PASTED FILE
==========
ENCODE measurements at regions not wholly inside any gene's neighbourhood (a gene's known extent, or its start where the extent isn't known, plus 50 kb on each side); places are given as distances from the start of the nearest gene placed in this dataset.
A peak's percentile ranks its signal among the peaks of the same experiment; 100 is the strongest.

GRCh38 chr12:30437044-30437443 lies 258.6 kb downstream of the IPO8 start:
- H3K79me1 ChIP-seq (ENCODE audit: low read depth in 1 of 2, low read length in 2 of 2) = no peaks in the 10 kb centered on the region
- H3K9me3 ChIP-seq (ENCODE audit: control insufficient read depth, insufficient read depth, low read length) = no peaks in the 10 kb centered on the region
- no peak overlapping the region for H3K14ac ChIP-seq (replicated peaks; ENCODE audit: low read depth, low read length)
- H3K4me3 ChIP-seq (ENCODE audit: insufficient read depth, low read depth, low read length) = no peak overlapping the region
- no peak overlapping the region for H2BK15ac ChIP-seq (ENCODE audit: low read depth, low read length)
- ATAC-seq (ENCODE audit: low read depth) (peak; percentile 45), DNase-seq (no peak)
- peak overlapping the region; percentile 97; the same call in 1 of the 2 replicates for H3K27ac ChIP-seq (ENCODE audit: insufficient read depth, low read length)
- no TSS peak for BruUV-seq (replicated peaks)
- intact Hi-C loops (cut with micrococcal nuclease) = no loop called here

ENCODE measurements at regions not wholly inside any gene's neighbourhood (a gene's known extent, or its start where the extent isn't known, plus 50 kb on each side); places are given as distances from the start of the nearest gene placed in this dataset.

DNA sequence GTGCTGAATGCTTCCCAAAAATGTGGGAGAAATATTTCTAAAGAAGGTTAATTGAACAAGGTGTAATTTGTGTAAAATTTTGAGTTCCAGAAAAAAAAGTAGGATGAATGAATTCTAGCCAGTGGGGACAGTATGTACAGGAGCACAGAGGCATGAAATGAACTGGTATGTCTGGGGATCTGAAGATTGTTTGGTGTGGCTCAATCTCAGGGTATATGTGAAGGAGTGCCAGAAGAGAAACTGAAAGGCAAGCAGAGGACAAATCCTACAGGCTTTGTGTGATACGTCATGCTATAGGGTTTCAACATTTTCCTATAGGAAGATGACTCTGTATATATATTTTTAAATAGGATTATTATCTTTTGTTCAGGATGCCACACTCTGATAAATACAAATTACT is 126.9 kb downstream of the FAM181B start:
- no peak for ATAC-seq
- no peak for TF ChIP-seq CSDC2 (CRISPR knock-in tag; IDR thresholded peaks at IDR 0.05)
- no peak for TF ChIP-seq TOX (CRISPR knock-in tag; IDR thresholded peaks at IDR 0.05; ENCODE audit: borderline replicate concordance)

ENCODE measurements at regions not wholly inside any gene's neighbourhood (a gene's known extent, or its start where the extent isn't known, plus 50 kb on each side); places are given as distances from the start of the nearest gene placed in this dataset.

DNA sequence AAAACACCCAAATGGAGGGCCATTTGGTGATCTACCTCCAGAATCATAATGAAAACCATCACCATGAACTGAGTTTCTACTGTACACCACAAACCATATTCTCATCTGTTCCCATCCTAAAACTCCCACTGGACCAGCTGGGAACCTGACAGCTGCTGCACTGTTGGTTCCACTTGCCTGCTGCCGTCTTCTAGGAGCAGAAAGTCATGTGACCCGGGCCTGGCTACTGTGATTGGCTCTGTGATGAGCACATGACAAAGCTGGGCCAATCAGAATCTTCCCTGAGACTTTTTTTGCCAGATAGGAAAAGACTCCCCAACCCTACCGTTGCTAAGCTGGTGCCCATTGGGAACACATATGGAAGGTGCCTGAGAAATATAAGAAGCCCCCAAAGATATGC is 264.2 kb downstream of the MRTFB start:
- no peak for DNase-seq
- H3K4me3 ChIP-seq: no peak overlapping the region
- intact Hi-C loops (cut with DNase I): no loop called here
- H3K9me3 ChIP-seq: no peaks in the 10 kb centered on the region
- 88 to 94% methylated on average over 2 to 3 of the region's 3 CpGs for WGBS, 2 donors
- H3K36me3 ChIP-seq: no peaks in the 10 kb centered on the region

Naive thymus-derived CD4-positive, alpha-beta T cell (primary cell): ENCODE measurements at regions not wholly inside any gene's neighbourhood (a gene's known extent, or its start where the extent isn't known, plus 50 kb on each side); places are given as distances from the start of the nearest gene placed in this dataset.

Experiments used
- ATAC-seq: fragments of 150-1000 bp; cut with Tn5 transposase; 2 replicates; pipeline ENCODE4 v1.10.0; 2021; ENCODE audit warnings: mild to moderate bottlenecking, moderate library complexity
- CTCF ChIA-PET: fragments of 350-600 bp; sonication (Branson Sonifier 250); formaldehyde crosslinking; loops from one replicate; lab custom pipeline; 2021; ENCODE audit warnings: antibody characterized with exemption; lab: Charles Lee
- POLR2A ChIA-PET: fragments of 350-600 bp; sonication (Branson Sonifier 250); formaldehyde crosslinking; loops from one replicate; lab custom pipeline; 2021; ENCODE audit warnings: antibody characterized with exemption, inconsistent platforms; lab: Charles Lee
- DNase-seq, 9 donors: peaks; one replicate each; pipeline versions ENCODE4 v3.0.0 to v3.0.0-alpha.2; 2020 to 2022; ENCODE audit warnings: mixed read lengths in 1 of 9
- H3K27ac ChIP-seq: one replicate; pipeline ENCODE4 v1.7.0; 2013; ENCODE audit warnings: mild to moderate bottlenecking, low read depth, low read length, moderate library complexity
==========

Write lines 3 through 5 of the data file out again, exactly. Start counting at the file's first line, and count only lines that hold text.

GRCh38 chr12:30437044-30437443 lies 258.6 kb downstream of the IPO8 start:
- H3K79me1 ChIP-seq (ENCODE audit: low read depth in 1 of 2, low read length in 2 of 2) = no peaks in the 10 kb centered on the region
- H3K9me3 ChIP-seq (ENCODE audit: control insufficient read depth, insufficient read depth, low read length) = no peaks in the 10 kb centered on the region